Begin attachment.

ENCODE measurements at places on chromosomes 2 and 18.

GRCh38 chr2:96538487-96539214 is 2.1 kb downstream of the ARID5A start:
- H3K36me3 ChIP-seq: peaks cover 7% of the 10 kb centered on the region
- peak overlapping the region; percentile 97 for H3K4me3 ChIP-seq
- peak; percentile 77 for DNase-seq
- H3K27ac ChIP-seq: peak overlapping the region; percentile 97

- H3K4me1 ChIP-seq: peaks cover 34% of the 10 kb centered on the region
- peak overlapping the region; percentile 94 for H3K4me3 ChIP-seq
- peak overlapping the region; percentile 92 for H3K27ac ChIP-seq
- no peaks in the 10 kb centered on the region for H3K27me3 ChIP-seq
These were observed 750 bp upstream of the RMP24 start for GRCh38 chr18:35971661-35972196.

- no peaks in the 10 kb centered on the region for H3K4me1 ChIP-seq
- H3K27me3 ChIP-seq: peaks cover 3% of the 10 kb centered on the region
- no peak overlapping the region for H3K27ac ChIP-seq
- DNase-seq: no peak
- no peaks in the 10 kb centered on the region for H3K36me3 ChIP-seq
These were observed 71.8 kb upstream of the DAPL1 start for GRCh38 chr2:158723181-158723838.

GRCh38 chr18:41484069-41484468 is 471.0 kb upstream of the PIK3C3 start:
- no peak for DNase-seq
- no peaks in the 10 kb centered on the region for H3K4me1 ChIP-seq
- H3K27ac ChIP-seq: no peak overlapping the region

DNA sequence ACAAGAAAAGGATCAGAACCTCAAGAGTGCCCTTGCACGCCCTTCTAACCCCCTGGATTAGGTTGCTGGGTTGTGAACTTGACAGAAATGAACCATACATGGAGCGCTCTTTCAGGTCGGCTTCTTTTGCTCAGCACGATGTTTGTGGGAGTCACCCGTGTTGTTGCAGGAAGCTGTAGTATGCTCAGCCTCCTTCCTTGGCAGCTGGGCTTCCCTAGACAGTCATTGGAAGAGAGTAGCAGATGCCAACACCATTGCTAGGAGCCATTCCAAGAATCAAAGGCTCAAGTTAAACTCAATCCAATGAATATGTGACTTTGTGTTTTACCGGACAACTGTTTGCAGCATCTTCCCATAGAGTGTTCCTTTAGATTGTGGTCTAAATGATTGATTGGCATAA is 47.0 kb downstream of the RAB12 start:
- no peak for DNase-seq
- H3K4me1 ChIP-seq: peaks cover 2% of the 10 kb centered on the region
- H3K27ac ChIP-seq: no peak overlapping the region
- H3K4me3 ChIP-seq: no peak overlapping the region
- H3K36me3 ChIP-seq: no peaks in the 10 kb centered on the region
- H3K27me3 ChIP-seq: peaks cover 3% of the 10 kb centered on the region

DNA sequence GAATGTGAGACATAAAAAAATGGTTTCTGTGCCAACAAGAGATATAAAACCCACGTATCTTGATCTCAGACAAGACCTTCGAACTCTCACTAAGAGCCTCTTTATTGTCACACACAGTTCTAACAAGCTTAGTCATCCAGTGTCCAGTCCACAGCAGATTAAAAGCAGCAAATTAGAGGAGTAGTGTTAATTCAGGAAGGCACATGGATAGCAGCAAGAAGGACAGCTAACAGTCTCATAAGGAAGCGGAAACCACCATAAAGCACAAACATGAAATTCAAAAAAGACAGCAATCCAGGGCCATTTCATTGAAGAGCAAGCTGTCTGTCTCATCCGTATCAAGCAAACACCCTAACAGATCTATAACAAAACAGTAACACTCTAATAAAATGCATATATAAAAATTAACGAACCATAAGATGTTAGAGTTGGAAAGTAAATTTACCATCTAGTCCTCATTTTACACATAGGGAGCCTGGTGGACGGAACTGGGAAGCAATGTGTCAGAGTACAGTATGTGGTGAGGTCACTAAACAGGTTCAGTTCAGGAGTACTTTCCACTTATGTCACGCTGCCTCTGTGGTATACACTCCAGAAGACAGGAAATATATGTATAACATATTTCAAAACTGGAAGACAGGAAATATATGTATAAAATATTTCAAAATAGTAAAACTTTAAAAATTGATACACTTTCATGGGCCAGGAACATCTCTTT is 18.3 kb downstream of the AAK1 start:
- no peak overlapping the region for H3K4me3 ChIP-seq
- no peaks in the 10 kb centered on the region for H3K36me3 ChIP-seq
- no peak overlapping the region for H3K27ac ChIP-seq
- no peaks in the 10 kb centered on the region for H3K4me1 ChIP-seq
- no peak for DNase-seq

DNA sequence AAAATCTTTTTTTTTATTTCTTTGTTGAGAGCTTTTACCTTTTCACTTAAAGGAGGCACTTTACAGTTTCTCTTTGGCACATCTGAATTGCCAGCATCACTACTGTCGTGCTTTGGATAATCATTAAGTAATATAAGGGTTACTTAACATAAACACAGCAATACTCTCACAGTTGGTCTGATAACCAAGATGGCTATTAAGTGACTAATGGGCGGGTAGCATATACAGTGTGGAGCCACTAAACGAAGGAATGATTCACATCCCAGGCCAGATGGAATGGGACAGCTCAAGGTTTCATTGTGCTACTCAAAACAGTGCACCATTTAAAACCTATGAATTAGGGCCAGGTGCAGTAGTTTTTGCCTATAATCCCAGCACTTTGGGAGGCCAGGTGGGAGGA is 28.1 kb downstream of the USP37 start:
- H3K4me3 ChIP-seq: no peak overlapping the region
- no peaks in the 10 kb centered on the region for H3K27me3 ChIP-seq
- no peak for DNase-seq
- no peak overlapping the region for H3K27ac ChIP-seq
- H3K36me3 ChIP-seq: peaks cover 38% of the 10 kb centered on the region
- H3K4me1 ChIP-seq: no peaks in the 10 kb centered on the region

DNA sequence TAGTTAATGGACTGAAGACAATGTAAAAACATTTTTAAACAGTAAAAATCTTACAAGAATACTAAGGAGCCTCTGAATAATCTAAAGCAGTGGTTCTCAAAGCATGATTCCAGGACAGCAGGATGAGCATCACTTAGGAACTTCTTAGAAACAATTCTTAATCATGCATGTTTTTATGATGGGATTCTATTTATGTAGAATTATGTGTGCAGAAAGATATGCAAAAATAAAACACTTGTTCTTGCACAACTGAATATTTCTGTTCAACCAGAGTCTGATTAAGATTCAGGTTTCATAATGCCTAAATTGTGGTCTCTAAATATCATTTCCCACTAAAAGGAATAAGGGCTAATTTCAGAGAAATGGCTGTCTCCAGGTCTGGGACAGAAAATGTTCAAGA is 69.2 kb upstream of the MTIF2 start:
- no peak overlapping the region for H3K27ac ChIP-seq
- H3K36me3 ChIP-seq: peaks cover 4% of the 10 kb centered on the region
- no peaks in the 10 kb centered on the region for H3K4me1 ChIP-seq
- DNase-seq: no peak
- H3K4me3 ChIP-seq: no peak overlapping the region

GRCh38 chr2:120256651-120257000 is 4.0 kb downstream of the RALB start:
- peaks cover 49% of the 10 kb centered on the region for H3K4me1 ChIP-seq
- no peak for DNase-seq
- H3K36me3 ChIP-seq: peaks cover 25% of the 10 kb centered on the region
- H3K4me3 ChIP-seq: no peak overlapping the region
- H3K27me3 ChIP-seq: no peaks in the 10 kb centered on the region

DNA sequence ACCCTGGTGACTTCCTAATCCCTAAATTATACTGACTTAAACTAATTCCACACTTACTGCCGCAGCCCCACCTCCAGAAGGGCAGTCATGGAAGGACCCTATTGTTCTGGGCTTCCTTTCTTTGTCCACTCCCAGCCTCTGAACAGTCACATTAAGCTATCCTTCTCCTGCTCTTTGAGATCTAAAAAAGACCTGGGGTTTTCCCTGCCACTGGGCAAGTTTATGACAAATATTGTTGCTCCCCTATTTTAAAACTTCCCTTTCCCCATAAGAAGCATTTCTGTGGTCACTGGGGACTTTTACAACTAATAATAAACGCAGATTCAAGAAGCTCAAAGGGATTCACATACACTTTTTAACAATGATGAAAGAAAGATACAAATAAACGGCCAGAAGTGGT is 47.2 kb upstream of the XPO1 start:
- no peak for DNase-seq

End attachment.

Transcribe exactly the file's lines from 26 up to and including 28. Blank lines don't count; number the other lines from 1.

- H3K4me3 ChIP-seq: no peak overlapping the region
- H3K36me3 ChIP-seq: no peaks in the 10 kb centered on the region
- H3K27me3 ChIP-seq: peaks cover 3% of the 10 kb centered on the region